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Security Lesson From a Kenyan Marathon Runner

   30 Jun 09   Filed in General

If you have a site/blog but you are not a techie and don’t know much about website security, you might want to read this article written by a Kenyan marathon runner about how his blog was hacked.

He received an email from Google saying that his site had been temporarily removed from search index because it contained hidden spam links and thus violated Google’s guidelines.

In the article you will read how Unmask Parasites helped reveal those hidden links, how they were removed, how the penalty affected search engine traffic, and what lesson about website security have been learnt, i.e:

  • Signs that your site is hacked.
  • Why hackers inject hidden links?
  • How to protect WordPress blogs?

Note that the article is written by a marathon runner. And you don’t have to be a computer genius to protect your website either. But if your site is important to you, be sure to invest some time and learn some basics about website security. It may cost you much more (in terms of time and money) when you find your site blocked because of security issues.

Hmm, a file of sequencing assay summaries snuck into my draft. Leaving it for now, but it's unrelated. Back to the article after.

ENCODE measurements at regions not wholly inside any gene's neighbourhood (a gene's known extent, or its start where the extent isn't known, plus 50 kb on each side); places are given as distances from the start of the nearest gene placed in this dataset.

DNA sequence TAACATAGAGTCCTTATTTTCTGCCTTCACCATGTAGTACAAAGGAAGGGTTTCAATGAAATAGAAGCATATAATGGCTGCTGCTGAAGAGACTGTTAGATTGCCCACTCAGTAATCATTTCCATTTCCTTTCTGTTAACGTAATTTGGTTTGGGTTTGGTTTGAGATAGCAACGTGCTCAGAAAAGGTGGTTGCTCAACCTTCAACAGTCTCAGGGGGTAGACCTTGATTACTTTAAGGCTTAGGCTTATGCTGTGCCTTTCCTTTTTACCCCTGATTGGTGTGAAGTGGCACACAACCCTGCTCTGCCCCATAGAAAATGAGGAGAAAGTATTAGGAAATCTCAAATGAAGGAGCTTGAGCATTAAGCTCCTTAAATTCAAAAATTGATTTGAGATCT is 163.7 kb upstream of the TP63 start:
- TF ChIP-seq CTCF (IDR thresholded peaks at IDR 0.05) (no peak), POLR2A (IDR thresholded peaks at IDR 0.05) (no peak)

This guy’s words apply to most of us:

When I started blogging I didn’t expect to find myself learning about internet security. Learning never ceases and it feels good to be empowered.

If you are convinced, here is a great article from Google: Best practices agains hacking. While it’s beginning looks a bit techie, the rest of the article provides valuable information for all site owners. Be sure to read the “Some resources about CMSs security“, “Some ways to identify the hacking of your site” and “Hacked behavior removed, now what?” sections of this article.

Another advice is regularly check your web sites for security issues. If you detect a problem and fix it before Google finds it, the damage will be minimal.

You can use my Unmask Parasites free online service for quick rough checks. It scans web pages and reveals illicit content and behavior such as hidden spam links, invisible iframes, suspicious scripts and unwanted redirections.

Have your say

Please share your thoughts about what makes people start learning about website security. Suggest security resource and “best practices” for newbie site owners. Your comments are welcome.

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